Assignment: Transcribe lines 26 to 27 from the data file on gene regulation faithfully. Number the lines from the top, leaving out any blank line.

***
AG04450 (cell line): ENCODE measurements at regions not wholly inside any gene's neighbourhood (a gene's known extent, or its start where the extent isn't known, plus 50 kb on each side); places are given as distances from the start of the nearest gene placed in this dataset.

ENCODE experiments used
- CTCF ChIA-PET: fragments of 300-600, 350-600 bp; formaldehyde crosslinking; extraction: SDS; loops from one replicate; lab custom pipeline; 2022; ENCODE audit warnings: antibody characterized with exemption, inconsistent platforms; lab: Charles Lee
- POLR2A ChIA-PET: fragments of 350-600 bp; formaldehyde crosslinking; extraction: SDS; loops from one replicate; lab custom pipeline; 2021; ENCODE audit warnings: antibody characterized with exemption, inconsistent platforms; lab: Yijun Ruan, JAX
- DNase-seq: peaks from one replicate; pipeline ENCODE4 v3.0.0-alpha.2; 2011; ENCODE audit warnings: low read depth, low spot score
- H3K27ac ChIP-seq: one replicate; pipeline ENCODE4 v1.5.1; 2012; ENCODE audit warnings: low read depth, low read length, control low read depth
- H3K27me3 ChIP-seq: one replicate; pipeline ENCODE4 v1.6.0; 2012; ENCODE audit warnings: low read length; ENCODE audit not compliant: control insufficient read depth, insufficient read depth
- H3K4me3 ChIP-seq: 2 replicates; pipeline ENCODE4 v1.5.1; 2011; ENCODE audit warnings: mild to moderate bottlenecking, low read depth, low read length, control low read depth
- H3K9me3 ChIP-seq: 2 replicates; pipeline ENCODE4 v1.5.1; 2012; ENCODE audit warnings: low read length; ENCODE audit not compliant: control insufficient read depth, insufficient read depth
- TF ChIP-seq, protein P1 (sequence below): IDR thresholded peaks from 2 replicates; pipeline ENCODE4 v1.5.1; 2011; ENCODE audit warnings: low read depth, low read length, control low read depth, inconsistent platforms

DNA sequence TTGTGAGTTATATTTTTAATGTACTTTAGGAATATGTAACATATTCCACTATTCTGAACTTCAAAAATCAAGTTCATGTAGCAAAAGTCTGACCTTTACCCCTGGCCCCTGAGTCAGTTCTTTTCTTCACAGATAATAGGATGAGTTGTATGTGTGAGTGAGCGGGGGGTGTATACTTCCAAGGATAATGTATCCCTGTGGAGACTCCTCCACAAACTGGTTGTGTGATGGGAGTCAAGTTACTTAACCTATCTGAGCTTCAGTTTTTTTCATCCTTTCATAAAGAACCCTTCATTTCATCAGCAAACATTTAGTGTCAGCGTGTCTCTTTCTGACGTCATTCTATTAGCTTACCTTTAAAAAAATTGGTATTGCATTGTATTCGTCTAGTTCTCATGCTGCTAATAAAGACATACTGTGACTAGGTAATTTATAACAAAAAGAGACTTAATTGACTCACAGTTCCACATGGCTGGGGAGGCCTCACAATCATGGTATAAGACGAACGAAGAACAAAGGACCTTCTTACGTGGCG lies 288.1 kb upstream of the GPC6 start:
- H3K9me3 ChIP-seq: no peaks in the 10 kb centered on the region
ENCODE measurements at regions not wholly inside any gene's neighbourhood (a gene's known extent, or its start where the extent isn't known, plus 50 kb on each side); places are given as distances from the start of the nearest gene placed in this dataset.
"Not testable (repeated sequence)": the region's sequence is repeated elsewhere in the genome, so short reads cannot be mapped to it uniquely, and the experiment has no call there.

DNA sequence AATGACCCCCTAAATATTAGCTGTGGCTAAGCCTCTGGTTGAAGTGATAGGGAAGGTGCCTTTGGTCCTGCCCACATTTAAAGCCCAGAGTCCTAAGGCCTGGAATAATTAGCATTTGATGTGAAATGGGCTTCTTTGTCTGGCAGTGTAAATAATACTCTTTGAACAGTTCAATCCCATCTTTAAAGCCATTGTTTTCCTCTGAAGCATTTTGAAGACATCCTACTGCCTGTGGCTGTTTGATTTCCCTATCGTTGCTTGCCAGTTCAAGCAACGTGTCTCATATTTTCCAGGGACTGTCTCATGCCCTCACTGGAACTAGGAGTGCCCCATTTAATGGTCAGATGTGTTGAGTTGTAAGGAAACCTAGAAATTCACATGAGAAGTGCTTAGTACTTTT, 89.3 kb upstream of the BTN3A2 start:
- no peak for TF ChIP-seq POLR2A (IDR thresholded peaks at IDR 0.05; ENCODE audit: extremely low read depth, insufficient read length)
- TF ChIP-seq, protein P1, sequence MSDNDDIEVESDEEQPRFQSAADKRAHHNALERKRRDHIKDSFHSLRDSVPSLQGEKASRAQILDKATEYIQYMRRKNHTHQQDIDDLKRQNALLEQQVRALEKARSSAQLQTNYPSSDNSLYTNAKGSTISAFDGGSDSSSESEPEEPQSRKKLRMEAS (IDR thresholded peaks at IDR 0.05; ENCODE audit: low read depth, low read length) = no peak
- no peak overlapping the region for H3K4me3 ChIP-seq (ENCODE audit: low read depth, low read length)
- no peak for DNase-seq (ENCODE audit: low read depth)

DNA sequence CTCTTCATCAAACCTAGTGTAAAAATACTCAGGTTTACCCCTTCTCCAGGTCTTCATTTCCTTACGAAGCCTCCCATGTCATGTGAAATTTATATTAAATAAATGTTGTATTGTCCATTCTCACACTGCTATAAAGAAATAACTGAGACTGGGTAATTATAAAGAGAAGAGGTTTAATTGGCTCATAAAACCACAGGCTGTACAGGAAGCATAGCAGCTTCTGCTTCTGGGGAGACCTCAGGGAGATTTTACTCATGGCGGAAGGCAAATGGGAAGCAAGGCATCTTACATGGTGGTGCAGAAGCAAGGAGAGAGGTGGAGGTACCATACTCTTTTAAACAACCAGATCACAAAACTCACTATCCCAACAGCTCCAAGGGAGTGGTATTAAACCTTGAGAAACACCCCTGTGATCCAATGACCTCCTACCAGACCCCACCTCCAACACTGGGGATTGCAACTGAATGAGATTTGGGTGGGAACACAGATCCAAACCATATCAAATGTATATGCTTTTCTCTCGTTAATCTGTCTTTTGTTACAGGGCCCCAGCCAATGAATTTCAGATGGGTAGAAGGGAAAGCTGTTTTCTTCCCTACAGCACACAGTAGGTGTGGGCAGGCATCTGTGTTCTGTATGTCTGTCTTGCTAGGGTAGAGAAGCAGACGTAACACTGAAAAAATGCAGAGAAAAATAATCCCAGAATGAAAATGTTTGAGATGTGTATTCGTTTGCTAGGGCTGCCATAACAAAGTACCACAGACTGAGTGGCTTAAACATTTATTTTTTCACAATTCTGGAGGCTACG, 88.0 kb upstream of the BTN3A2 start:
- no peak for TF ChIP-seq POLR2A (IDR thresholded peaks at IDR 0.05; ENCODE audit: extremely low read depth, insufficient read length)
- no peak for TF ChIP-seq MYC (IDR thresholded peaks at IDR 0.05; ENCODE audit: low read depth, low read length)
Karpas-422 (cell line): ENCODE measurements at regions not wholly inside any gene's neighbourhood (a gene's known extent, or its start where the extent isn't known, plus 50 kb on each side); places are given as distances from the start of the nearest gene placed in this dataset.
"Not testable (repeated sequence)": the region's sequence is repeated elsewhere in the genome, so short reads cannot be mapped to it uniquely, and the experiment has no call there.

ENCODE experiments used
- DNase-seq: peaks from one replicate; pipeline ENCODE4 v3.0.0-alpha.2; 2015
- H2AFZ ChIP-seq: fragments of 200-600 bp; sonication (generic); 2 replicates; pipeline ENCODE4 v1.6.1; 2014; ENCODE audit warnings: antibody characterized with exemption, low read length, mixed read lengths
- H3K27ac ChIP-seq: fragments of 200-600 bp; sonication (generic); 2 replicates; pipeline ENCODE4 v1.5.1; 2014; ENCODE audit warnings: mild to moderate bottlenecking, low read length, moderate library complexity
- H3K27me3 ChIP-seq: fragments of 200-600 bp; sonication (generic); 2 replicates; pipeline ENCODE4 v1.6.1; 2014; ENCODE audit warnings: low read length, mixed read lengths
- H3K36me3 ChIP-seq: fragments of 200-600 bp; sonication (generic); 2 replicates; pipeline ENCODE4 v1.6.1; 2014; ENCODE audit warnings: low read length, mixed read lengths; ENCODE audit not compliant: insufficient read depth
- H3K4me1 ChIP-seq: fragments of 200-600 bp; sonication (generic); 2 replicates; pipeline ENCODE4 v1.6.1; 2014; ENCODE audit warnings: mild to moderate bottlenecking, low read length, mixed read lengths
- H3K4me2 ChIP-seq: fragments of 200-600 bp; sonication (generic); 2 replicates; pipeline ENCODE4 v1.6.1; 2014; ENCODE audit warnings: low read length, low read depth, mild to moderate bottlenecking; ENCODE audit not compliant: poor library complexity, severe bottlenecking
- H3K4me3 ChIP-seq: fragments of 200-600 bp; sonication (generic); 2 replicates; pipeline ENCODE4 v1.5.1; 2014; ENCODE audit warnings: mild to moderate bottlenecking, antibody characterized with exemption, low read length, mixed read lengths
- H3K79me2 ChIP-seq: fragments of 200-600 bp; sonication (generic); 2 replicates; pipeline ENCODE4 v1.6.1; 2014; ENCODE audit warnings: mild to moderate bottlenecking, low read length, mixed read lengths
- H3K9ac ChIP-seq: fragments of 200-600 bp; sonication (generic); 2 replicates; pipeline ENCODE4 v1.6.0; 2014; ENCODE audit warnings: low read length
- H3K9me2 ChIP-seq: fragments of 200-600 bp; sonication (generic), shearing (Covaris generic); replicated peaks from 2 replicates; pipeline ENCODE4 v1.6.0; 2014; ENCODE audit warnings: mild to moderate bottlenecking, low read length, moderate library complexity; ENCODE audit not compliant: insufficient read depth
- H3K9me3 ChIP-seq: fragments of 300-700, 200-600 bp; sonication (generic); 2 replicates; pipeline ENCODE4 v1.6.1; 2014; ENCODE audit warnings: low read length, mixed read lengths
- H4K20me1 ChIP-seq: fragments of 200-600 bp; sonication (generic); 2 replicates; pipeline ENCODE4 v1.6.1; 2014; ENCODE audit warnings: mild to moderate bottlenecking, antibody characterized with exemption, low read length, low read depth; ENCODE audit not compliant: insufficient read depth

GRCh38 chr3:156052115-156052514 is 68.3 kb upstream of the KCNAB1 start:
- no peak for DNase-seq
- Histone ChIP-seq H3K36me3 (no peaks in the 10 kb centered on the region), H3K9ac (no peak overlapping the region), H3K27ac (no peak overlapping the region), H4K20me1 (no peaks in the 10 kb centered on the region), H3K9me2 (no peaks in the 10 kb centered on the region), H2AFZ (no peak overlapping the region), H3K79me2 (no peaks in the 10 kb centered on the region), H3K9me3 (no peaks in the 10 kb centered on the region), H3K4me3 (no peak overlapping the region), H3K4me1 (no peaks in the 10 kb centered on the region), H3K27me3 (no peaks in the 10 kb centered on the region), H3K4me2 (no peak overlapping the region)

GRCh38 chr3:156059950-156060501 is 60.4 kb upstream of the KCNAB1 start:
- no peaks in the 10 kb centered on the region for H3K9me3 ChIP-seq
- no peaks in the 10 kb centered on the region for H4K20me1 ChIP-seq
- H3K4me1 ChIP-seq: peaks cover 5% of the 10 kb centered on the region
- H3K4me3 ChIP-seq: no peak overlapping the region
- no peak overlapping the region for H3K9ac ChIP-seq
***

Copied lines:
- DNase-seq: peaks from one replicate; pipeline ENCODE4 v3.0.0-alpha.2; 2015
- H2AFZ ChIP-seq: fragments of 200-600 bp; sonication (generic); 2 replicates; pipeline ENCODE4 v1.6.1; 2014; ENCODE audit warnings: antibody characterized with exemption, low read length, mixed read lengths